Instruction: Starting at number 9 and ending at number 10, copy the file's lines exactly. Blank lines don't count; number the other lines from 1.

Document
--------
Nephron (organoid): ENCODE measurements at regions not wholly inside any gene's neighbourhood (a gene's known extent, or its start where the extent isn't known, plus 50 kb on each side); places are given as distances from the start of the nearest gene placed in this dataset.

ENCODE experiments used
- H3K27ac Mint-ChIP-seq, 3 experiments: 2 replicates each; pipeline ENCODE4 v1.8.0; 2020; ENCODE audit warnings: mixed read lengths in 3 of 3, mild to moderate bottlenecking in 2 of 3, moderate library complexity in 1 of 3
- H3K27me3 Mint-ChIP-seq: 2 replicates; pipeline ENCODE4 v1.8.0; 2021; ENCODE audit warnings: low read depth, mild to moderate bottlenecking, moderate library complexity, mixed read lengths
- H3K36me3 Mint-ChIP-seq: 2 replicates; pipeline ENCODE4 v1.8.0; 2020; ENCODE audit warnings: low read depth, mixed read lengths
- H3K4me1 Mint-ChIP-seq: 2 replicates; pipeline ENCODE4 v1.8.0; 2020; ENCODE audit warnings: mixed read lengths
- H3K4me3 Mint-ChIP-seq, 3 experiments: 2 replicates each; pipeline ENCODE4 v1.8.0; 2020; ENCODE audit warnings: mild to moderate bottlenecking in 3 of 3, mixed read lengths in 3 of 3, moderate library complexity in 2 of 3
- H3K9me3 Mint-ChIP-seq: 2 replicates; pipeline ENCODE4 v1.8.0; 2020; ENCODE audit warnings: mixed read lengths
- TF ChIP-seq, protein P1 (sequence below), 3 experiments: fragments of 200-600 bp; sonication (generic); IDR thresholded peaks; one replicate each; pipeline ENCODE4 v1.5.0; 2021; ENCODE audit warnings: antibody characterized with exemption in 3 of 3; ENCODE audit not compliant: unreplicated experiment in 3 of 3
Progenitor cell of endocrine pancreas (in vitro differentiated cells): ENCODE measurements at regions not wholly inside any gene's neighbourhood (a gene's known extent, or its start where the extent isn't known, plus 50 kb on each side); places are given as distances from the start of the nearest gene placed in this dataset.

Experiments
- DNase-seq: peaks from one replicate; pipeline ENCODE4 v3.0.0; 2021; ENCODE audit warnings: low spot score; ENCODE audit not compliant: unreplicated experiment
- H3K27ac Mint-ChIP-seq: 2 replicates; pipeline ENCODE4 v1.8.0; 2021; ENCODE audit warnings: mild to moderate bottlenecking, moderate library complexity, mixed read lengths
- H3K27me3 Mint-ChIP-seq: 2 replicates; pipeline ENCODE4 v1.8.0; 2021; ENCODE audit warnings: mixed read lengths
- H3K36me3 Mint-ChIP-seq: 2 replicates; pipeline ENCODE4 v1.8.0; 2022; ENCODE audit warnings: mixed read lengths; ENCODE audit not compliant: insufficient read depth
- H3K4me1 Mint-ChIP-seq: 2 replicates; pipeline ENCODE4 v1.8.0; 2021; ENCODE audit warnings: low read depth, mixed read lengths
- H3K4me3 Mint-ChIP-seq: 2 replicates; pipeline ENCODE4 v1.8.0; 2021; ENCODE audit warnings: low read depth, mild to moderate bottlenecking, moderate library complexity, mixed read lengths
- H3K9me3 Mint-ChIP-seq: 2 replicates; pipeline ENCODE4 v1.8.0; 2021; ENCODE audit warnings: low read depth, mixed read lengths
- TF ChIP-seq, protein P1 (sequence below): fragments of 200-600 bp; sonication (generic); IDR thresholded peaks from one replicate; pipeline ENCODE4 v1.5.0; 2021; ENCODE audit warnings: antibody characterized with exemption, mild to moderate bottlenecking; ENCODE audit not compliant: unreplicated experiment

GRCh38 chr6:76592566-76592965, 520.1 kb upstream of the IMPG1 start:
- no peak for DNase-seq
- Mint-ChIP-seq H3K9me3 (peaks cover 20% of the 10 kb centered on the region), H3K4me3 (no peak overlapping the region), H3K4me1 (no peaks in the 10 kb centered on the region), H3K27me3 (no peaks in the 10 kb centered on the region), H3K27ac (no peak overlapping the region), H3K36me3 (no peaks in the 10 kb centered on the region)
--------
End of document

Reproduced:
- TF ChIP-seq, protein P1 (sequence below), 3 experiments: fragments of 200-600 bp; sonication (generic); IDR thresholded peaks; one replicate each; pipeline ENCODE4 v1.5.0; 2021; ENCODE audit warnings: antibody characterized with exemption in 3 of 3; ENCODE audit not compliant: unreplicated experiment in 3 of 3
Progenitor cell of endocrine pancreas (in vitro differentiated cells): ENCODE measurements at regions not wholly inside any gene's neighbourhood (a gene's known extent, or its start where the extent isn't known, plus 50 kb on each side); places are given as distances from the start of the nearest gene placed in this dataset.